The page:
“I created a world with lots of different themes,” the emperor says, “so people could choose characters that fit their personal style.”
Most Terras Wars members have complex histories and personalities for their characters who grow and change, perhaps none more drastically than Elric the Guardian, brought to life by 21-year-old Quanah Martinez.
“He was a holy man,” he explains while dressed in a suit of armor. “He started a guild that worshiped the sun and got a few followers. The town saw it as a cult. Then we started helping out the town – helping people, saving people, doing good things – and they stopped seeing us as a cult and more of a helpful thing in the town. Over the past two and a half years a lot of stuff has happened, and now I am a vampire.”
He’s also half angel. His pregnant wife is half demon. But their baby will just be a regular human, they say, because the whole angel-demon thing cancels itself out.
Role playing affects people in different ways.
Ryan Noles, 23, was inspired by the game to become a registered EMT. Aspirations of becoming a flight paramedic surfaced after playing roles such as healer, cleric and oracle.
Larping helps Ray Chamberlain, 20, vent frustrations from working at a call center, where he has to talk with many cranky, upset people. In Terras, he plays Orin, a Conan the Barbarian-like guy on the battlefield, but more of a “younger, less-Scottish Sean Connery” otherwise.
Joshua Castle, 16, says playing a 3-foot assassin gnome named Umbran (because “umbra” is Latin for “shadow”) helps him be more social.
“I have to talk here,” he says. “I don’t like talking.”
‘Just be you’
My primary trainer is Timoré, a human capable of using magic spells to heal wounded fighters, but often for a price. He reminds me of a shepherd in his long coat and wide-brimmed hat. In his life on Earth, he’s Taylor Bodiford, an 18-year-old who recently applied for a state job in the office of a correctional facility.
I’m not taught much about fighting during my short trip to Terras, but I’m learning far greater things than how to handle a weapon by listening to my newfound friends.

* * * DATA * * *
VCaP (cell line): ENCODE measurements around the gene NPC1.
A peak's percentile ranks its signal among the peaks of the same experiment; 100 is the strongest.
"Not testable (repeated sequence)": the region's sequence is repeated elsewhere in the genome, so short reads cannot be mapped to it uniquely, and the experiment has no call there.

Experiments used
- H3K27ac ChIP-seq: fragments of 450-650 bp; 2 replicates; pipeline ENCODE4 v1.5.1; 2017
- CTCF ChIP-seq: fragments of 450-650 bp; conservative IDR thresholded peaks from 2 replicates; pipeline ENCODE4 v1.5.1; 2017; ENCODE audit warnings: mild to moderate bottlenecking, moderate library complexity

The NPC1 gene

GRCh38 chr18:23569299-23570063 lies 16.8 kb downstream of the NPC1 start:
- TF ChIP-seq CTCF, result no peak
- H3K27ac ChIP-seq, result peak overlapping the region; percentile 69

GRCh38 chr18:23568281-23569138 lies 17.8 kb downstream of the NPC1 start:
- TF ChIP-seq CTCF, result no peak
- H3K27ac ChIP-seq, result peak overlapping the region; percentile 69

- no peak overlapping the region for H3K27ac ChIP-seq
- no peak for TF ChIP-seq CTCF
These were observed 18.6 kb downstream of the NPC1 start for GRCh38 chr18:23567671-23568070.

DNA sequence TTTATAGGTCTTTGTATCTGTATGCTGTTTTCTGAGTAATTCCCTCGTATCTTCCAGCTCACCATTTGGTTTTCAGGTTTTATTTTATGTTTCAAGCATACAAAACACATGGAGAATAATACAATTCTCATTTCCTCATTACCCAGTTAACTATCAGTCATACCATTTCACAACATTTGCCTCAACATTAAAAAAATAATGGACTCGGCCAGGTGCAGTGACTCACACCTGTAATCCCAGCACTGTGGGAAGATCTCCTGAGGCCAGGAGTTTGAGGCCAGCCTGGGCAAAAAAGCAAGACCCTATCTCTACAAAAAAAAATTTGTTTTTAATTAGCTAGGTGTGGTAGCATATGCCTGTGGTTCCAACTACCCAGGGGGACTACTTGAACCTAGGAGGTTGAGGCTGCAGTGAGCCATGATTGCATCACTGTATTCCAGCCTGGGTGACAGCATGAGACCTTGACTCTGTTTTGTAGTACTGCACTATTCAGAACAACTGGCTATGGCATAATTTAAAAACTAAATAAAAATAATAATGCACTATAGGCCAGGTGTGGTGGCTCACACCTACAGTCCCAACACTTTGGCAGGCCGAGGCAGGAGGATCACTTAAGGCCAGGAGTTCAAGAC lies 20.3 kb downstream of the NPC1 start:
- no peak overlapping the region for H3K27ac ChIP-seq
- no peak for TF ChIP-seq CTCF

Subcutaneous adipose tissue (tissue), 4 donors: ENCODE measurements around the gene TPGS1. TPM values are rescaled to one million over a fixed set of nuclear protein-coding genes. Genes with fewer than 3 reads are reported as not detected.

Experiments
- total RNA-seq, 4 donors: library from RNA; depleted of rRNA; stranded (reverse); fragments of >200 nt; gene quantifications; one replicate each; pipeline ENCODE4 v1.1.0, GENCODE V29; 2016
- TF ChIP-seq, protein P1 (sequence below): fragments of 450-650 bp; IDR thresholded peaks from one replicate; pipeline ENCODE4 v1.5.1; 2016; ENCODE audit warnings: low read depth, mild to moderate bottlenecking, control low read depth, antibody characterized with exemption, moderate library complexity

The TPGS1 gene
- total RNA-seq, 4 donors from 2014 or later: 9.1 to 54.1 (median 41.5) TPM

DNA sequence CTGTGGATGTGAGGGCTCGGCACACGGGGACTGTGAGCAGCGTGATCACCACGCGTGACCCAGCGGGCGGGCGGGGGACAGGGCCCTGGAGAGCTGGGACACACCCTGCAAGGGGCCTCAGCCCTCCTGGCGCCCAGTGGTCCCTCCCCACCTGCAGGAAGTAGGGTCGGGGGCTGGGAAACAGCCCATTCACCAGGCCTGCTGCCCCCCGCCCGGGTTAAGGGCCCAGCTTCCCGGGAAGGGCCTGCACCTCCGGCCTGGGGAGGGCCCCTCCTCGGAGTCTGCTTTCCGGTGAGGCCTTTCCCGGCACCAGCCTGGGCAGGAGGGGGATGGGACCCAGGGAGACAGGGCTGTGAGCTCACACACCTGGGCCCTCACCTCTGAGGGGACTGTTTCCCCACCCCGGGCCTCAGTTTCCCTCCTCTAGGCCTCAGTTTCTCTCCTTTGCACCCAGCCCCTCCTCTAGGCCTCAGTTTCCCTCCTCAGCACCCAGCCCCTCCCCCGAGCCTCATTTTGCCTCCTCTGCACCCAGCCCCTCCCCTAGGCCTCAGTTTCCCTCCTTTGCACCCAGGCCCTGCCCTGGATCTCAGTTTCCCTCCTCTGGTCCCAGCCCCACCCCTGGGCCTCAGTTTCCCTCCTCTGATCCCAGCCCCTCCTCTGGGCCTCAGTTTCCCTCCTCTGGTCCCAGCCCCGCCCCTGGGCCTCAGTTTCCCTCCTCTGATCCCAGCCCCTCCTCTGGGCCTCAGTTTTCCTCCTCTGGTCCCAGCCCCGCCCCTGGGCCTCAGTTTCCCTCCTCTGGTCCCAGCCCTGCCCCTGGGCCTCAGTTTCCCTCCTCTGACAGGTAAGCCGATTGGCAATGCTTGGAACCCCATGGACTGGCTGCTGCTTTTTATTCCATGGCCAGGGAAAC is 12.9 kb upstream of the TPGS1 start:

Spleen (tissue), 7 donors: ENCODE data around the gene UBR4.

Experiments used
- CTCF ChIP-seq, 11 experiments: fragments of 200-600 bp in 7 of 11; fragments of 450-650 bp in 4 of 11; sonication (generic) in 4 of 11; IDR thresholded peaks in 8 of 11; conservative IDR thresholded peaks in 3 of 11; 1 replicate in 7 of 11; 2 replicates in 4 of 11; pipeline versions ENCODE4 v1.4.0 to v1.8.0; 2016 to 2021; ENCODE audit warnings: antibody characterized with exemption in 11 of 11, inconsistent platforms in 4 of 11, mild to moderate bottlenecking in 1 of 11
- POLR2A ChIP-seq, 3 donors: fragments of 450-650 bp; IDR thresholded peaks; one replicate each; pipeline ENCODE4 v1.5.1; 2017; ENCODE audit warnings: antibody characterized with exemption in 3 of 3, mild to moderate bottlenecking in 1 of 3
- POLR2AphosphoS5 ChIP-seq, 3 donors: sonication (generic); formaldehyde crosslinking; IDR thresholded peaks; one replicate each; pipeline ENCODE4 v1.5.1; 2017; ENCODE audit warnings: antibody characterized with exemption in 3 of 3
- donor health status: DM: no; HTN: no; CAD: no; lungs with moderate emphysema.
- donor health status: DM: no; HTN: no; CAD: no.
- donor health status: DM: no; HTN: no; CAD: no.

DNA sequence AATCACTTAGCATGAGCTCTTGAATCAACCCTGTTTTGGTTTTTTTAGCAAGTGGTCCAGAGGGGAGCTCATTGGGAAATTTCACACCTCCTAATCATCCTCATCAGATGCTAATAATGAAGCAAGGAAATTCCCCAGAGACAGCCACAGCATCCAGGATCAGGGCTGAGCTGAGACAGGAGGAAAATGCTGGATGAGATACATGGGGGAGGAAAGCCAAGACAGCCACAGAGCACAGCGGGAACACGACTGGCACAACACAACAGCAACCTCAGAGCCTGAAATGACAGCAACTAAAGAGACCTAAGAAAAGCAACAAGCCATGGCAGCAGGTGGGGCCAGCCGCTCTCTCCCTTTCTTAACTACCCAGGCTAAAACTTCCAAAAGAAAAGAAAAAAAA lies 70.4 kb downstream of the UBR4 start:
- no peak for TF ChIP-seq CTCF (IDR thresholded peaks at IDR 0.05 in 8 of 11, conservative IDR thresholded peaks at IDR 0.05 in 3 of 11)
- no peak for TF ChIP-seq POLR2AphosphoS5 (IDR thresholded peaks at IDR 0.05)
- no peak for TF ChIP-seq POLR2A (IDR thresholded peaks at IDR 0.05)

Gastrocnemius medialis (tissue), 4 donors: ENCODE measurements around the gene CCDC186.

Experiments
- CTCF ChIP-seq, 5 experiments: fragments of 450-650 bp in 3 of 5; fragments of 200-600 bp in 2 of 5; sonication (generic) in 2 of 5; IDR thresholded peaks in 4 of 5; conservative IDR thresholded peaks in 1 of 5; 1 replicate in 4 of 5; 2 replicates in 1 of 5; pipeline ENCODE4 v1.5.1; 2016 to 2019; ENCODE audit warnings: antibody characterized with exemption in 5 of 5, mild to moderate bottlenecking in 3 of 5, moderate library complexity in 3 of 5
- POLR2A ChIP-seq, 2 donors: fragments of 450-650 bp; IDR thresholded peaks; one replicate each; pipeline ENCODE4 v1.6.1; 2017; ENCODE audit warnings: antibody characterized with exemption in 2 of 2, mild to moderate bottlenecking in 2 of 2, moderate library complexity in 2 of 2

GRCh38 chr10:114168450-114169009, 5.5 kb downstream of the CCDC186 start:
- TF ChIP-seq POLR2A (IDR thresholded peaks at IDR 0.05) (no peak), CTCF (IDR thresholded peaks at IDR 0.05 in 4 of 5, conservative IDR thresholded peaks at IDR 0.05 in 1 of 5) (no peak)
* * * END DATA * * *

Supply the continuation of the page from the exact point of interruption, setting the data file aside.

“The whole point of this experience,” Timoré says, “is to be someone you are not, but at the same time, be yourself. … What I’m trying to say is, even though we all say that our characters are different from who we are or can be, there will always be a part of you in there. And all this greatness that your character can do or has the potential to do, it’s not just your character doing that. You’re doing that. And it should inspire you to find new outlets and new sources to make yourself seem great and be epic and do amazing things.”
A reptile person with magical healing powers, played by Jared Nef, 19, says, “Just be you.”
“Sometimes people yell, ‘You guys are stupid!’ And we’re like, ‘OK, we don’t care. We’re being us right now,’ ” my reptile friend says. “We’re not afraid to be who we are.’ ”
“Even though,” I start to ask, a little hesitantly, “it’s like, technically not really you?”
“Yeahhhhh …” he responds, his tone telling me that’s not a “yes” or even “yeah.”
Later, changing into a more respectable outfit for the Fresno Philharmonic, I feel sad. The last to go is the purple headband. I want to keep wearing it across my forehead, maybe with some cool feathers hanging down one side.
But inside the concert hall, I find I’m quite happy and at home in my grown-up clothes.
While listening to Noah Bendix-Balgley perform a gorgeous violin solo, I’m asking myself which Carmen is my more natural state of being: the girl in the dinosaur T-shirt, or this violin lover in black heels?
The answer comes quick.
“Oh yeah, silly. Both.”
As we grow up, there is a real danger we’ll stop growing. That happens when we’re afraid of expressing anything outside the role we’ve told ourselves we are here to play. Don’t cling to any idea of who you think you are.
Half-elf assassin, Charlotte, played by 21-year-old Morgan Schroeder, says something similar: “Try new things and put yourself out there.”
There is enough room inside your infinite imagination to be everything you’ve ever dreamed of – and not just in your head. Let that imagination give you new wings every day.
You might find you’d like to be a magical healer or a clever gnome or even a reptile person, too.